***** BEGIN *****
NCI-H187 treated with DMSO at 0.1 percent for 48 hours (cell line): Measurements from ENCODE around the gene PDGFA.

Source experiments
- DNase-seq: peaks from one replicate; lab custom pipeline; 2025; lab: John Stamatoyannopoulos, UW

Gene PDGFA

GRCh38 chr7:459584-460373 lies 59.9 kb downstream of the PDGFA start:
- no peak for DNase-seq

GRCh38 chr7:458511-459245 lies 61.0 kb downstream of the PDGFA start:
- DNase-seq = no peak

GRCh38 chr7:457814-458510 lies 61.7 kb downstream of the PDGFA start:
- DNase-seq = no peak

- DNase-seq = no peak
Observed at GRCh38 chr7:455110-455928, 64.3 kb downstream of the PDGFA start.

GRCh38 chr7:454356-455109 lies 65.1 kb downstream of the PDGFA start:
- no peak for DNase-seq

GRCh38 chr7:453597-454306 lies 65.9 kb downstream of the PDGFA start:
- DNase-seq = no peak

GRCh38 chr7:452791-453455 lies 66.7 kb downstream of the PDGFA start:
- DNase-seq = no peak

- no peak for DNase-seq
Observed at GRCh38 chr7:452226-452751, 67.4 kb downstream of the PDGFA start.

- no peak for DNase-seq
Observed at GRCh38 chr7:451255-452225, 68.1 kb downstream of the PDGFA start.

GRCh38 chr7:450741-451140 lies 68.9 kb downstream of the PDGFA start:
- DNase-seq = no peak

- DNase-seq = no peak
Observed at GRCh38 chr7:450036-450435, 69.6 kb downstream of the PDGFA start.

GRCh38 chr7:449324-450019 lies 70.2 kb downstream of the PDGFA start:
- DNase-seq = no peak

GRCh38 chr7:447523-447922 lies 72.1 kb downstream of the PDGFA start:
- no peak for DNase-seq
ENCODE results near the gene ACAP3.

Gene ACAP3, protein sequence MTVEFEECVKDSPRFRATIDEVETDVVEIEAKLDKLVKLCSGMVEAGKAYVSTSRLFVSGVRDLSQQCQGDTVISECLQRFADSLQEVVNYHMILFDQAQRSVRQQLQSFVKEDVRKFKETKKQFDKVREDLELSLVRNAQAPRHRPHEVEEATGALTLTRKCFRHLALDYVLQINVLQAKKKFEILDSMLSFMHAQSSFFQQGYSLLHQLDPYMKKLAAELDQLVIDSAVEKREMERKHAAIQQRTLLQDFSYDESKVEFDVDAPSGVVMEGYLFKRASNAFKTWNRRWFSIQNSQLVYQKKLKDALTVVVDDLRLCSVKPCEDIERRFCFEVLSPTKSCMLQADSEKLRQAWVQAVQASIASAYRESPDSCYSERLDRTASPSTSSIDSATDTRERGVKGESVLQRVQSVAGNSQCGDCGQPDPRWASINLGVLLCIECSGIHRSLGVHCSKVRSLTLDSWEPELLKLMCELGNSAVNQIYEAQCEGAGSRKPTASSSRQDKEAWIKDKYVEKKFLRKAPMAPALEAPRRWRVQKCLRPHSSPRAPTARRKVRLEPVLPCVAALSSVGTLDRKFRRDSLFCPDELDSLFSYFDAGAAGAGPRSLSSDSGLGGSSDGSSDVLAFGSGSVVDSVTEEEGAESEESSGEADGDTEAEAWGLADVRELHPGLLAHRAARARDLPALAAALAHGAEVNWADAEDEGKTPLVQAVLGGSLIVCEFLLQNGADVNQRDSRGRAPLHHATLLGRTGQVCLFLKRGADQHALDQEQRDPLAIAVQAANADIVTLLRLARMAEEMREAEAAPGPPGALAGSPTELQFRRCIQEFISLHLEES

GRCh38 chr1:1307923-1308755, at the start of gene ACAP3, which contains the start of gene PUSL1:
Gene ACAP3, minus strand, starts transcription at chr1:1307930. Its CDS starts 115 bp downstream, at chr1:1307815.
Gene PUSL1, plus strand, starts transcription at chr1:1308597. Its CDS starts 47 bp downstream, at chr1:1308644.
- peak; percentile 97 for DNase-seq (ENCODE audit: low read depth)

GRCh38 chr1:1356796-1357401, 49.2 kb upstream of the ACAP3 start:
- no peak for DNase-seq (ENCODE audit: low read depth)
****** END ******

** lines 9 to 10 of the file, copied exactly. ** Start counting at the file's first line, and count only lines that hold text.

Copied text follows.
GRCh38 chr7:457814-458510 lies 61.7 kb downstream of the PDGFA start:
- DNase-seq = no peak